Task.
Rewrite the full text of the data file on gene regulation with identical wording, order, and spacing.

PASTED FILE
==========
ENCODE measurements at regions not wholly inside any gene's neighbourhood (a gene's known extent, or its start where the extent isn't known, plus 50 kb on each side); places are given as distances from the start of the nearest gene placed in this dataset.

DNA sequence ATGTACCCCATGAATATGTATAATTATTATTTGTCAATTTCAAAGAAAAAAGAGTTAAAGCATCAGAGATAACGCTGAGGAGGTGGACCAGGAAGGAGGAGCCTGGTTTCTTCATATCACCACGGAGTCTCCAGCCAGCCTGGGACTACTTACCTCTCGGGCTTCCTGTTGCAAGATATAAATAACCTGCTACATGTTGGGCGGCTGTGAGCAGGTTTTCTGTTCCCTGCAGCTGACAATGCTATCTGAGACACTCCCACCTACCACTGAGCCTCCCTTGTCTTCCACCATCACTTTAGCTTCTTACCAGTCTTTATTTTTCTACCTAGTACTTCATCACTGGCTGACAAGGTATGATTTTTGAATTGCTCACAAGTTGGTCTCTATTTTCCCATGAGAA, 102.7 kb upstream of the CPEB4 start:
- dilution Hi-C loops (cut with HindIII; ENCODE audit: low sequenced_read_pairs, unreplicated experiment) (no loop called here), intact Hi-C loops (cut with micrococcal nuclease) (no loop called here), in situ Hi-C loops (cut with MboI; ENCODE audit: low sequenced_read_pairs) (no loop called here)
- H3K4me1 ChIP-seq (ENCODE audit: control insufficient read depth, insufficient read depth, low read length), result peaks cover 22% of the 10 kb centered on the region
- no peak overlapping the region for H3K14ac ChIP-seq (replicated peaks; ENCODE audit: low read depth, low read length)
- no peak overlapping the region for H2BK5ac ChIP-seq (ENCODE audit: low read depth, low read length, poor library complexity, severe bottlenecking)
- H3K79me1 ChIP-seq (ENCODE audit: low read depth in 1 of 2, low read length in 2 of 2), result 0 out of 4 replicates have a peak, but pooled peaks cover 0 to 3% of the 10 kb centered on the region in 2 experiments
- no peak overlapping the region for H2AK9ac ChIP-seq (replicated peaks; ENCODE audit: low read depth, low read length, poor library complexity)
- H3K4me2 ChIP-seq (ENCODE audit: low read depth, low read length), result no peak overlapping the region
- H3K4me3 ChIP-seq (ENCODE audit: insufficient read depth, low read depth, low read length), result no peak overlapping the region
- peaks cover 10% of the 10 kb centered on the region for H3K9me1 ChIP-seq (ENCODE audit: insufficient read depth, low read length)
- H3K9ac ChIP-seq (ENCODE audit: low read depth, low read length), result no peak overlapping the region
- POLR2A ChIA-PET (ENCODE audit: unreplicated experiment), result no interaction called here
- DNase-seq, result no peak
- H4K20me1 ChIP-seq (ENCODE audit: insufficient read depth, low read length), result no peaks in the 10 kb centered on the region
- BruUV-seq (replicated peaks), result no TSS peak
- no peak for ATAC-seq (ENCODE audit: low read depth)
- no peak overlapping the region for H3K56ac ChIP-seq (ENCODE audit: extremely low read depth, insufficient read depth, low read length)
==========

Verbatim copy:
ENCODE measurements at regions not wholly inside any gene's neighbourhood (a gene's known extent, or its start where the extent isn't known, plus 50 kb on each side); places are given as distances from the start of the nearest gene placed in this dataset.

DNA sequence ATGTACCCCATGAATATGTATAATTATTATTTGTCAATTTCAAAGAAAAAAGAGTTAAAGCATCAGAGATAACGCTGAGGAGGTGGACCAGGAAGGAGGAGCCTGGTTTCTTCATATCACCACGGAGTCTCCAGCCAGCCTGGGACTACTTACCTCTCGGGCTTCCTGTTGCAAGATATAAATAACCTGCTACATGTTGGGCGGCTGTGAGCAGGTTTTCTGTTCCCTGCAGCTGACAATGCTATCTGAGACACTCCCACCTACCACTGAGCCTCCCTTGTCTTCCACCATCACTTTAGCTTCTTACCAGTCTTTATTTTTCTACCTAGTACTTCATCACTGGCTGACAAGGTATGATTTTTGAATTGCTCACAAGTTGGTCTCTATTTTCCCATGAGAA, 102.7 kb upstream of the CPEB4 start:
- dilution Hi-C loops (cut with HindIII; ENCODE audit: low sequenced_read_pairs, unreplicated experiment) (no loop called here), intact Hi-C loops (cut with micrococcal nuclease) (no loop called here), in situ Hi-C loops (cut with MboI; ENCODE audit: low sequenced_read_pairs) (no loop called here)
- H3K4me1 ChIP-seq (ENCODE audit: control insufficient read depth, insufficient read depth, low read length), result peaks cover 22% of the 10 kb centered on the region
- no peak overlapping the region for H3K14ac ChIP-seq (replicated peaks; ENCODE audit: low read depth, low read length)
- no peak overlapping the region for H2BK5ac ChIP-seq (ENCODE audit: low read depth, low read length, poor library complexity, severe bottlenecking)
- H3K79me1 ChIP-seq (ENCODE audit: low read depth in 1 of 2, low read length in 2 of 2), result 0 out of 4 replicates have a peak, but pooled peaks cover 0 to 3% of the 10 kb centered on the region in 2 experiments
- no peak overlapping the region for H2AK9ac ChIP-seq (replicated peaks; ENCODE audit: low read depth, low read length, poor library complexity)
- H3K4me2 ChIP-seq (ENCODE audit: low read depth, low read length), result no peak overlapping the region
- H3K4me3 ChIP-seq (ENCODE audit: insufficient read depth, low read depth, low read length), result no peak overlapping the region
- peaks cover 10% of the 10 kb centered on the region for H3K9me1 ChIP-seq (ENCODE audit: insufficient read depth, low read length)
- H3K9ac ChIP-seq (ENCODE audit: low read depth, low read length), result no peak overlapping the region
- POLR2A ChIA-PET (ENCODE audit: unreplicated experiment), result no interaction called here
- DNase-seq, result no peak
- H4K20me1 ChIP-seq (ENCODE audit: insufficient read depth, low read length), result no peaks in the 10 kb centered on the region
- BruUV-seq (replicated peaks), result no TSS peak
- no peak for ATAC-seq (ENCODE audit: low read depth)
- no peak overlapping the region for H3K56ac ChIP-seq (ENCODE audit: extremely low read depth, insufficient read depth, low read length)